Possible aerosol effects on lightning activity and structure of hurricanes

A. Khain, N. Cohen, B. Lynn, A. Pokrovsky

Research output: Contribution to journalArticlepeer-review

75 Scopus citations


According to observations of hurricanes located relatively close to the land, intense and persistent lightning takes place within a 250-300-km radius ring around the hurricane center, whereas the lightning activity in the eyewall takes place only during comparatively short periods usually attributed to eyewall replacement. The mechanism responsible for the formation of the maximum flash density at the tropical cyclone (TC) periphery is not well understood as yet. In this study it is hypothesized that lightning at the TC periphery arises under the influence of small continental aerosol particles (APs), which affect the microphysics and the dynamics of clouds at the TC periphery. To show that aerosols change the cloud microstructure and the dynamics to foster lightning formation, the authors use a 2D mixed-phase cloud model with spectral microphysics. It is shown that aerosols that penetrate the cloud base of maritime clouds dramatically increase the amount of supercooled water, as well as the ice contents and vertical velocities. As a result, in clouds developing in the air with high AP concentration, ice crystals, graupel, frozen drops and/or hail, and supercooled water can coexist within a single cloud zone, which allows collisions and charge separation. The simulation of possible aerosol effects on the landfalling tropical cyclone has been carried out using a 3-km-resolution Weather Research and Forecast (WRF) mesoscale model. It is shown that aerosols change the cloud microstructure in a way that permits the attribution of the observed lightning structure to the effects of continental aerosols. It is also shown that aerosols, which invigorate clouds at 250-300 km from the TC center, decrease the convection intensity in the TC center, leading to some TC weakening. The results suggest that aerosols change the intensity and the spatial distribution of precipitation in landfalling TCs and can possibly contribute to the weekly cycle of the intensity and precipitation of landfalling TCs. More detailed investigations of the TC-aerosol interaction are required.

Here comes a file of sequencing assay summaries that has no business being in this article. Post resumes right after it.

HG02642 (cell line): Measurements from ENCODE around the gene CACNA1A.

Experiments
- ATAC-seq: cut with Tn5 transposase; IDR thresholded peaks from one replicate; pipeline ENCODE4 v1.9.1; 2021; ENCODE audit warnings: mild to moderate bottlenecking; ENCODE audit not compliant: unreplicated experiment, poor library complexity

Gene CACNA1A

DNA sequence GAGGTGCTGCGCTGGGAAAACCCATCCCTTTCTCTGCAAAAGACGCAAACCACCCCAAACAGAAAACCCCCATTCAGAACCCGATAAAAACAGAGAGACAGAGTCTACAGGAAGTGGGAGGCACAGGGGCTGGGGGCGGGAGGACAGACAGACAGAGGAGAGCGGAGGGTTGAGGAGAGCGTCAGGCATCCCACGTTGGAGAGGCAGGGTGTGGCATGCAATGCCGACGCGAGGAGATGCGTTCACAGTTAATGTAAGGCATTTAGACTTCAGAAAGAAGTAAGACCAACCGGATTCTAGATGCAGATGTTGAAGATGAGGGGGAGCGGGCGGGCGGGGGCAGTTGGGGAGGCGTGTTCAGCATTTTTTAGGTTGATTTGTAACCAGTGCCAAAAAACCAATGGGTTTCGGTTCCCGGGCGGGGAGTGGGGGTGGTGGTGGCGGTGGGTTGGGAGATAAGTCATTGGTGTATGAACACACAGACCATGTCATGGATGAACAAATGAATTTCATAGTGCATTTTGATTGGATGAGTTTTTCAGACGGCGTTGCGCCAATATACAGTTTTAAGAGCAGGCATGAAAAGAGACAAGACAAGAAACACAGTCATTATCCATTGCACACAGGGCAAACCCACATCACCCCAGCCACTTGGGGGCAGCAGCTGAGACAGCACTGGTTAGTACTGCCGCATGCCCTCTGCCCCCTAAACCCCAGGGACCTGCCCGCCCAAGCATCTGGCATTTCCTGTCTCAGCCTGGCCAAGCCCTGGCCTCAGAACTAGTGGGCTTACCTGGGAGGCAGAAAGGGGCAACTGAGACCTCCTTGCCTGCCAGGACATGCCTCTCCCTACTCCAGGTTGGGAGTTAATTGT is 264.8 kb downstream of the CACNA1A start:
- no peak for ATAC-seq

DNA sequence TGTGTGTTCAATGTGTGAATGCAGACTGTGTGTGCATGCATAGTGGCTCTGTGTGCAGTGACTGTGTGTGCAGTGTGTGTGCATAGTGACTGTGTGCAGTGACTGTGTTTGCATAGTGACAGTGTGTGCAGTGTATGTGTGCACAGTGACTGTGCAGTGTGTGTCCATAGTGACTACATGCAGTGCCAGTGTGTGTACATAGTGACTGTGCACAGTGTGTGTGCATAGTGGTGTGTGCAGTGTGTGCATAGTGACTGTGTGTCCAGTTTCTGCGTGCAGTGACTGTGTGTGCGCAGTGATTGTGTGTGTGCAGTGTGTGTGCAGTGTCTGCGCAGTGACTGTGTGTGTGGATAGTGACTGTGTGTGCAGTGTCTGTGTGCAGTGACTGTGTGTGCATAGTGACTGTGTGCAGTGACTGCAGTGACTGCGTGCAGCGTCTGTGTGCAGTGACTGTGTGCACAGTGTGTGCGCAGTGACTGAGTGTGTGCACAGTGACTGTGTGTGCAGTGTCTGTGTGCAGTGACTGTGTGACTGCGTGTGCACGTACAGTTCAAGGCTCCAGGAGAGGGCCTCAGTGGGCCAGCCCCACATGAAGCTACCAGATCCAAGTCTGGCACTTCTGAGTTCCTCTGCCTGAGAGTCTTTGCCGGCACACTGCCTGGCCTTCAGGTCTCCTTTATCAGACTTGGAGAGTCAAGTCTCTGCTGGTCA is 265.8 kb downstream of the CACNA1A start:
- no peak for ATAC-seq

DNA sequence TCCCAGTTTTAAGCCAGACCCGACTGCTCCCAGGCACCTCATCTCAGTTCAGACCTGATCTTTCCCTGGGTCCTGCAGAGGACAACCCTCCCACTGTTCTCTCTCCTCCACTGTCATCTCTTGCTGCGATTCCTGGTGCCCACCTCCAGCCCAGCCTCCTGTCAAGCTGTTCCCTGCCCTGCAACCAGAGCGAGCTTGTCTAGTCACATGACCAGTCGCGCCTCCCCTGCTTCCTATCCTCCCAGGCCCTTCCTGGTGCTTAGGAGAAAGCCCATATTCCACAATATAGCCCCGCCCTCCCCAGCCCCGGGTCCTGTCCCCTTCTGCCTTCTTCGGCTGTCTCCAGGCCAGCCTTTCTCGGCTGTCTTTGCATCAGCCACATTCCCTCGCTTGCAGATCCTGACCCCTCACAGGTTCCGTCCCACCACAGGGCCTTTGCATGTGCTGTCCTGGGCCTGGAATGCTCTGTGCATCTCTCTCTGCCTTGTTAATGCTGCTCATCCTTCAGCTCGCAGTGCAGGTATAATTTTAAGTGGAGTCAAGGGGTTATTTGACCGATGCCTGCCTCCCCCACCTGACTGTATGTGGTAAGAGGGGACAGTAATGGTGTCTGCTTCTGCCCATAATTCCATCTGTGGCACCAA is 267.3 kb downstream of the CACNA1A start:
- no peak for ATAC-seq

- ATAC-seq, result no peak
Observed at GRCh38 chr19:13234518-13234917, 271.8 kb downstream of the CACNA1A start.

Original languageEnglish
Pages (from-to)3652-3677
Number of pages26
JournalJournals of the Atmospheric Sciences
Issue number12
StatePublished - 2008
Externally publishedYes


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